My Pre-Round Routines

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My Pre-Round Routines

July 08, 2013

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Stacy Lewis' total warm-up takes one hour and 10 minutes. "I'll putt for 15 minutes and then I'll hit balls until 20 minutes before my tee time. Then I'll go chip for a little bit and go to the tee." If she has an afternoon tee time, she'll work out in the morning before the round. Morning tee times put her in the gym post-round.

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Lindy Duncan, who tied for 15th in the U.S. Women's Open and is in the middle of her rookie season on the Symetra Tour, likes to eat a lot of salmon before she plays a tournament: "I'm not very big so I need the strength." Once at the course she "gets some good speed practice on the putting green. (I) try and incorporate some wedge practice."

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There's work to be done before the range. After a balanced breakfast of protein and carbs, Nicole Castrale can be found doing a brief run on the treadmill. "I always go in and warm up a little, get the body moving and activated."

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For Brittany Lang, tournament round preparation is about more than her hour and fifteen minute warm-up on the range and putting green -- she makes sure her head is ready, too. Before a tournament, she likes to "get away from the course on Wednesday afternoon, go do something fun. Getting away from it and getting a good night's sleep helps you start fresh Thursday."

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Anna Nordqvist is all about repetition: "I do everything in the same order, hit the same clubs in the same order. Start on the putting green, hit, chip."  Like Lewis, Nordqvist goes to the gym before afternoon rounds to "activate the core a little, jump on the bike for a little while." Getting that workout in before a morning tee time can be a bit of a time crunch, especially if you're like Nordqvist and you're not a morning person.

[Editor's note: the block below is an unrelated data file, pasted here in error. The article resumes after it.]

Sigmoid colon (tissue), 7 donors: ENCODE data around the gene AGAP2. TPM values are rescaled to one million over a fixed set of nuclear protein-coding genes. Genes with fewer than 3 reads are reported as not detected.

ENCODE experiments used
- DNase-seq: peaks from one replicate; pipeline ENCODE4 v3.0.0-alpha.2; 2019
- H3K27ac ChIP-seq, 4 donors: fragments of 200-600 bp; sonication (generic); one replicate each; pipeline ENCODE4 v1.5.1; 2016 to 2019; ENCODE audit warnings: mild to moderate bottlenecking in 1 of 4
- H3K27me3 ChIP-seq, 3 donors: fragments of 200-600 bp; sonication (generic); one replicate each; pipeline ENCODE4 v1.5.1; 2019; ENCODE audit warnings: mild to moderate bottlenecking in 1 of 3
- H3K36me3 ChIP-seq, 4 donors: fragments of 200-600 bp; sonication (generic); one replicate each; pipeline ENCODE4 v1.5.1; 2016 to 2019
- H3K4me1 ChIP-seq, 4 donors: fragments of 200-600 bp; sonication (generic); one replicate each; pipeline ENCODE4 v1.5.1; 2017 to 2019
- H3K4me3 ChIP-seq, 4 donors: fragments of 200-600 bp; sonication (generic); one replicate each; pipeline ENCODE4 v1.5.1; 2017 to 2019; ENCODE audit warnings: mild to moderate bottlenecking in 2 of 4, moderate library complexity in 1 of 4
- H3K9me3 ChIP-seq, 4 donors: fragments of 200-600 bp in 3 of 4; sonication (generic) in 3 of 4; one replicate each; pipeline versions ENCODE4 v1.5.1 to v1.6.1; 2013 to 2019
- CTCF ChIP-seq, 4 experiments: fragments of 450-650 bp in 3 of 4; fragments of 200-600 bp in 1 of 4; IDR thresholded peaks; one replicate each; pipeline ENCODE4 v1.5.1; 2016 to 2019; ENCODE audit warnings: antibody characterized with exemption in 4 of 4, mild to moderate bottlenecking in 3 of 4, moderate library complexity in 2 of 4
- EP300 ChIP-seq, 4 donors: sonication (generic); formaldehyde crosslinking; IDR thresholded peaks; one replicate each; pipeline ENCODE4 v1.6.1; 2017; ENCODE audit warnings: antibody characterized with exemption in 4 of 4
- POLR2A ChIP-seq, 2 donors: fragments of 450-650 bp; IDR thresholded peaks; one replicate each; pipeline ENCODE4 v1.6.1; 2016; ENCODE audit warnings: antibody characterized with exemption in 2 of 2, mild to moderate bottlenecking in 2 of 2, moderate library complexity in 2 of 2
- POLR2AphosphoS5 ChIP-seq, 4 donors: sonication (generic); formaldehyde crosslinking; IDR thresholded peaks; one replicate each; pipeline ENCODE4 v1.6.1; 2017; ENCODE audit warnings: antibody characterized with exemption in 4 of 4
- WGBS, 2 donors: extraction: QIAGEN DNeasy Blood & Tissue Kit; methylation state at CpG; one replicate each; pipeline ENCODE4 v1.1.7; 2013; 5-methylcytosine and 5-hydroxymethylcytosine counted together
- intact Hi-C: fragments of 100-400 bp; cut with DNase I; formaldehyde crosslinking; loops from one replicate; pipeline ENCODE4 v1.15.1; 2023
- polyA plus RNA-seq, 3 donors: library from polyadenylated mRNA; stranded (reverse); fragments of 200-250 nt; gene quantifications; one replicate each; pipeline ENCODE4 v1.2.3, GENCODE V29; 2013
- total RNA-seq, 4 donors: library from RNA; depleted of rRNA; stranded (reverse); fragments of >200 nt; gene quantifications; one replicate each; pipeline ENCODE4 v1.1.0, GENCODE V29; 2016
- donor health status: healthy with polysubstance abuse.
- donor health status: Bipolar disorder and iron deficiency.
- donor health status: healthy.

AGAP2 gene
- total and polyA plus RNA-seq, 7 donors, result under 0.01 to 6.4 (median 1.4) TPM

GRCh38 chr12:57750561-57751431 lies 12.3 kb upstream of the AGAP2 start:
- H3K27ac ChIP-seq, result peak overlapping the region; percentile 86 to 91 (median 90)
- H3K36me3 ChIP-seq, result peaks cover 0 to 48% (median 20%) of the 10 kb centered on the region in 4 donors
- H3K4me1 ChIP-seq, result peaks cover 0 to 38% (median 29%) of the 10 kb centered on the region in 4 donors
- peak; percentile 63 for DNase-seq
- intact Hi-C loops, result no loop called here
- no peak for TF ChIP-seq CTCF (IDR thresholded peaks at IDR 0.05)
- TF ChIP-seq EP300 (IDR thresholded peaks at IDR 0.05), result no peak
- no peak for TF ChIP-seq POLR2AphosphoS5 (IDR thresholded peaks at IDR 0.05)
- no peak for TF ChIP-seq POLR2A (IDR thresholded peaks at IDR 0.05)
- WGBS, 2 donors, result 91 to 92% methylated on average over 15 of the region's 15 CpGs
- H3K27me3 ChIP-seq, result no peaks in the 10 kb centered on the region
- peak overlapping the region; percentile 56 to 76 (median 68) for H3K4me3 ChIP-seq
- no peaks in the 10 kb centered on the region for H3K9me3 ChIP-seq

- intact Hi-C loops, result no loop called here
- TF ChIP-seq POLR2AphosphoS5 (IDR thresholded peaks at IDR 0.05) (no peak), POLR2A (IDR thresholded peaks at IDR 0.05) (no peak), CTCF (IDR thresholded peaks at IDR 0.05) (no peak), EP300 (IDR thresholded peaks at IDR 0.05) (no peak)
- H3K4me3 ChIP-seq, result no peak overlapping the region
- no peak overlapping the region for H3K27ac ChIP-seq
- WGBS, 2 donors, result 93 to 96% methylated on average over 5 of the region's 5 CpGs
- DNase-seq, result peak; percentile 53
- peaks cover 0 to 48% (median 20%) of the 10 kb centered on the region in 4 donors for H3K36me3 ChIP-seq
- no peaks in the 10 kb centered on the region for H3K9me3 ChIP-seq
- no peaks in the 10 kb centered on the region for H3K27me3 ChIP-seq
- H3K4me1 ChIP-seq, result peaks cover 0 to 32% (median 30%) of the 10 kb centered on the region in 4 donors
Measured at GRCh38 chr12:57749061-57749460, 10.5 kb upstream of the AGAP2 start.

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Christina Kim likes to "wake up a minimum of three hours before (her) tee time. I always take a shower first thing. And I gotta have eggs in my breakfast. I always start with a 90-minute warm-up. Thirty minutes of putting and short game, 25-30 minutes of hitting balls, then 25-30 minutes of short game again. I try to listen to music before I warm up. I have everything from classical to ZZ Top to 50 cent." Worried listening to rap will mess with your tempo? Kim says to just focus on the bass.

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Playing in a tournament usually means you're going to be putting on faster greens. Ai Miyazato bookends her 35 minutes on the range and 10 minutes of chipping with putting practice. "Putting is really important for my game. The feeling is really sensitive. You have to make sure you have a good feel of your speed, stroke and tempo."

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A tournament round is no 100 meter dash -- you've got to stay focused for a solid five hours, so make sure you're well fueled. Before a round Ryann O'Toole likes to eat "three eggs, Greek yogurt, bacon -- I always have to have a lot of protein. I like to slow my system down because I'm a fast person -- talk fast, walk fast -- so I think if I can slow my metabolism down, then it slows me down." Once she's at the course, O'Toole finishes her warm-up with a bunch of short putts around the cup. Watching the ball go in the hole can help build confidence.

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